The chief prosecutor in Oscar Pistorius' murder trial urged the Olympic athlete to "take responsibility" for killing his girlfriend, imploring him on Wednesday to look at a photograph of Reeva Steenkamp's bloodied head displayed in court.
Prosecutor Gerrie Nel maintains the athlete killed Steenkamp deliberately after the two had an argument, saying her head "exploded" when it was struck by one of four bullets that the double-amputee fired through a closed door in his home last year. The photograph — shown during the first day of cross-examination of the star athlete — showed a side view of Steenkamp's head, with a mass of blood and human tissue on the back and upper parts. Her eyes were closed.
"It's time that you look at it," Nel said Wednesday.
Pistorius, 27, whose defense team maintains that he mistook Steenkamp for a burglar, said he didn't have to look because he was at the scene when she died.
"I remember," Pistorius said, becoming distraught and turning away from where the photo was shown on a TV screen next to him. "I will not look at a picture where I'm tormented by what I saw and felt that night. As I picked Reeva up, my fingers touched her head. I remember. I don't have to look at a picture, I was there."
The prosecutor showed a video, earlier broadcast on Sky News, of the celebrated Olympic athlete firing a gun at a watermelon and then saying it was "softer than brains" and calling the powerful .50-caliber handgun a "zombie stopper." Defense lawyer Barry Roux had earlier objected to the gun video being shown, saying it was inadmissible character evidence and amounted to a legal "ambush" of the defense. Judge Thokozile Masipa allowed the video to be shown.
Referring to the watermelon video, Nel said to Pistorius: "You know the same happened to Reeva's head? It exploded."
Pistorius, his voice rising and starting to sob, said he was at the scene when Steenkamp died and knew of her terrible head injury.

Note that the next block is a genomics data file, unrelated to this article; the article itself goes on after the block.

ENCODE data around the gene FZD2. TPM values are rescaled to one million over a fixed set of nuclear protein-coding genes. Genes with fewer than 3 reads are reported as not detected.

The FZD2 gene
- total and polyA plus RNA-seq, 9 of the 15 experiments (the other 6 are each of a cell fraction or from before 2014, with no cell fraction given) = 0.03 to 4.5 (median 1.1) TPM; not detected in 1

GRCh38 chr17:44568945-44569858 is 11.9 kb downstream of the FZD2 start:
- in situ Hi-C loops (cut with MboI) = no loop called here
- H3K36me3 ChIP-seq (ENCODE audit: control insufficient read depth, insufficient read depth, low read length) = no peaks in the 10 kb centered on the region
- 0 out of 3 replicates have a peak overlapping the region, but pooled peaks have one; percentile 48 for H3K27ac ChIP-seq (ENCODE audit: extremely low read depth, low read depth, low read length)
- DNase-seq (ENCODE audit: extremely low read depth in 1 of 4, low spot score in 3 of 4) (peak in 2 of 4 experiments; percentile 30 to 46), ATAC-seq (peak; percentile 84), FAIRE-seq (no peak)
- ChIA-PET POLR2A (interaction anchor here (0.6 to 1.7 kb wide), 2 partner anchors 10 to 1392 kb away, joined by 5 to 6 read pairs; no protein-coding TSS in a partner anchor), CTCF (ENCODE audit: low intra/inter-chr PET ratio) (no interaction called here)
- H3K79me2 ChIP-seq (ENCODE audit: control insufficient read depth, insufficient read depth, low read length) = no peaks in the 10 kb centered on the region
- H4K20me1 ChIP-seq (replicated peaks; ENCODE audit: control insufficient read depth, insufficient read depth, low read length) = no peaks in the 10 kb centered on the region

Nel began a rigorous cross-examination by asking Pistorius to explicitly acknowledge that he had killed Steenkamp.
"I made a mistake," Pistorius said.
"What was your mistake?" Nel replied.
Pistorius then said he "took Reeva's life," before Nel asked the athlete to say he shot and killed her.
"You killed her," Nel said. "You shot and killed her," and he asked Pistorius to say it. Pistorius would not, saying merely: "I did."
Earlier Wednesday, while under direct examination from his attorney, Pistorius testified that Steenkamp died in his arms after he shot her in the bathroom of his upscale home in a Pretoria gated community.
The double-amputee runner returned to the witness stand after weeping and wailing Tuesday while describing the moments he said he realized he had fatally shot his girlfriend by mistake. He said he thought an intruder was in the house.
Pistorius mostly kept his composure Wednesday, though he often paused and his voice quavered in apparent distress while describing what he said were his desperate attempts to help Steenkamp, a 29-year-old model, after shooting her through the closed bathroom door.
"Reeva had died while I was holding her," Pistorius said after describing how he put his fingers in her mouth to try to help her breathe and put his hand on her hip to try to stop bleeding from one of several gunshot wounds.
Pistorius said he felt "helpless," and that he wanted to take Steenkamp to a hospital, but a neighbor advised him to wait for paramedics to arrive. Police later appeared on the scene.
"I asked a policeman if I could wash my hands because the smell of the blood was making me throw up," Pistorius said. "Every time I saw Reeva, I got sick. So I stayed more inside the kitchen. I sat in the pantry against the washing machine."
The prosecutor asked Pistorius if people looked up to him as a sporting hero, if he wouldn't hide anything and if he lived by Christian principles.
"I'm here to tell the truth, I'm here to tell the truth as much as I can remember," Pistorius said. He also said: "I'm human. I have sins."
Pistorius is charged with premeditated murder and could face 25 years to life in prison if convicted of that charge. He broke down Tuesday as he recalled bashing open the bathroom door through which he shot Steenkamp in the early hours of Feb. 14, 2013. He sobbed and howled in court, causing the trial to be adjourned.
The Associated Press contributed to this report.